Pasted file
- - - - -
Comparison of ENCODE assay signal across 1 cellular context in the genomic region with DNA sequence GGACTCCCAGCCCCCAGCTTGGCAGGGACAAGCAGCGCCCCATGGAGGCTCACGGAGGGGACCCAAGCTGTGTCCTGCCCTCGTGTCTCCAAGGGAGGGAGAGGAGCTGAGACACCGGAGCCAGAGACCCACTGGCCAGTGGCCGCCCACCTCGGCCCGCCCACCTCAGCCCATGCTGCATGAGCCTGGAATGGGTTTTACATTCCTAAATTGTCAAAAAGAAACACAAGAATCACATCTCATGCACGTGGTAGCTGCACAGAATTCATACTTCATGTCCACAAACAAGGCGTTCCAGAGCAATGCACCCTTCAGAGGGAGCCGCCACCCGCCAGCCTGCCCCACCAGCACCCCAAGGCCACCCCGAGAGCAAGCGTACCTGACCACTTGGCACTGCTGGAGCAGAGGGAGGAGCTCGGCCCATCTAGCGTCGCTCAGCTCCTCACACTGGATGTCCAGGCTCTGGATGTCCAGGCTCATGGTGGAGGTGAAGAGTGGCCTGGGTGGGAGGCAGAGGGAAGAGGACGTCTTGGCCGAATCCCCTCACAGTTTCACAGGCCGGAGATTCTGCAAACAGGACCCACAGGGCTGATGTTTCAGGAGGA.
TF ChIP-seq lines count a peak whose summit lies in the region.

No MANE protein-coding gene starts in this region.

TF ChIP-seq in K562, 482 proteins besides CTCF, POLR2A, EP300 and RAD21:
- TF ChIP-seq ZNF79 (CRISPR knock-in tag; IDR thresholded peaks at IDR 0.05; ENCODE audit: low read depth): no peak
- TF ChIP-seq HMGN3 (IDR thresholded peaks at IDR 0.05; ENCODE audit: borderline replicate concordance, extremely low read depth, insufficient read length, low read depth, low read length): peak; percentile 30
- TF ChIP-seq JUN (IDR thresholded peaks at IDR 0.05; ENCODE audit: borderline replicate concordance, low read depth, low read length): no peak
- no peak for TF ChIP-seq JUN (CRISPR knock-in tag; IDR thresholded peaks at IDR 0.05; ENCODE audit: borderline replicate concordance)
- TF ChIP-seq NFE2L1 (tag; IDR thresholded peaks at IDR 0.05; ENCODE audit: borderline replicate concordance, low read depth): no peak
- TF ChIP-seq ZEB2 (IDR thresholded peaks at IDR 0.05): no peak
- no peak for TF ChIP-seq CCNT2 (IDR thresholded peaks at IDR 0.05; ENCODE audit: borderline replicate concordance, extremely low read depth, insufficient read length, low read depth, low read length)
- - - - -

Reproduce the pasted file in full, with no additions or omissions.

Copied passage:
Comparison of ENCODE assay signal across 1 cellular context in the genomic region with DNA sequence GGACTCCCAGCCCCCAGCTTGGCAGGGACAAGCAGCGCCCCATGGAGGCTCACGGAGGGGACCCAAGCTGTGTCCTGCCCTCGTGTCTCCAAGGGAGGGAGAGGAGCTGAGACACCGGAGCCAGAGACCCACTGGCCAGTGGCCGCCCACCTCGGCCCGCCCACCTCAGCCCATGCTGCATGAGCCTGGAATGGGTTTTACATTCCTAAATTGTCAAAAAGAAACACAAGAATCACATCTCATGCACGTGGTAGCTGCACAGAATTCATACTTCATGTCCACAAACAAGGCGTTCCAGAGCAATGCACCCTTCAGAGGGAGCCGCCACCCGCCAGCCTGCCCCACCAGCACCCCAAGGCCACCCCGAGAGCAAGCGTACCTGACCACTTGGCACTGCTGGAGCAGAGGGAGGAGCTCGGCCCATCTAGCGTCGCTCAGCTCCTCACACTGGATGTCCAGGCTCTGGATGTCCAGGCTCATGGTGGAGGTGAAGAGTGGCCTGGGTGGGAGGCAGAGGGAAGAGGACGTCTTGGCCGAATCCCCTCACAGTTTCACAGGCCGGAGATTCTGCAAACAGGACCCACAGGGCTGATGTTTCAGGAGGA.
TF ChIP-seq lines count a peak whose summit lies in the region.

No MANE protein-coding gene starts in this region.

TF ChIP-seq in K562, 482 proteins besides CTCF, POLR2A, EP300 and RAD21:
- TF ChIP-seq ZNF79 (CRISPR knock-in tag; IDR thresholded peaks at IDR 0.05; ENCODE audit: low read depth): no peak
- TF ChIP-seq HMGN3 (IDR thresholded peaks at IDR 0.05; ENCODE audit: borderline replicate concordance, extremely low read depth, insufficient read length, low read depth, low read length): peak; percentile 30
- TF ChIP-seq JUN (IDR thresholded peaks at IDR 0.05; ENCODE audit: borderline replicate concordance, low read depth, low read length): no peak
- no peak for TF ChIP-seq JUN (CRISPR knock-in tag; IDR thresholded peaks at IDR 0.05; ENCODE audit: borderline replicate concordance)
- TF ChIP-seq NFE2L1 (tag; IDR thresholded peaks at IDR 0.05; ENCODE audit: borderline replicate concordance, low read depth): no peak
- TF ChIP-seq ZEB2 (IDR thresholded peaks at IDR 0.05): no peak
- no peak for TF ChIP-seq CCNT2 (IDR thresholded peaks at IDR 0.05; ENCODE audit: borderline replicate concordance, extremely low read depth, insufficient read length, low read depth, low read length)